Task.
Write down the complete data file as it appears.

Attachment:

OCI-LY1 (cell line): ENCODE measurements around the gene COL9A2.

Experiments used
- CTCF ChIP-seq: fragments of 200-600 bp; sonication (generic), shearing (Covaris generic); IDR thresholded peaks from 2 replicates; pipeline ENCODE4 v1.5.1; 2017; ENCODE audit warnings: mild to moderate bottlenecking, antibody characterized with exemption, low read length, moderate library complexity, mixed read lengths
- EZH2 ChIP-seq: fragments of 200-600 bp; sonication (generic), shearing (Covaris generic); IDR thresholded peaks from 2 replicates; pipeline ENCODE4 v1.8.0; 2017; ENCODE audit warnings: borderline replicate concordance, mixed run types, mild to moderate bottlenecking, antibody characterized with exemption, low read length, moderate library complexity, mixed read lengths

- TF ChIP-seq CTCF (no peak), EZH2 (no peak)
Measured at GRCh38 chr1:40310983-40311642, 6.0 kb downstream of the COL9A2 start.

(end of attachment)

OCI-LY1 (cell line): ENCODE measurements around the gene COL9A2.

Experiments used
- CTCF ChIP-seq: fragments of 200-600 bp; sonication (generic), shearing (Covaris generic); IDR thresholded peaks from 2 replicates; pipeline ENCODE4 v1.5.1; 2017; ENCODE audit warnings: mild to moderate bottlenecking, antibody characterized with exemption, low read length, moderate library complexity, mixed read lengths
- EZH2 ChIP-seq: fragments of 200-600 bp; sonication (generic), shearing (Covaris generic); IDR thresholded peaks from 2 replicates; pipeline ENCODE4 v1.8.0; 2017; ENCODE audit warnings: borderline replicate concordance, mixed run types, mild to moderate bottlenecking, antibody characterized with exemption, low read length, moderate library complexity, mixed read lengths

- TF ChIP-seq CTCF (no peak), EZH2 (no peak)
Measured at GRCh38 chr1:40310983-40311642, 6.0 kb downstream of the COL9A2 start.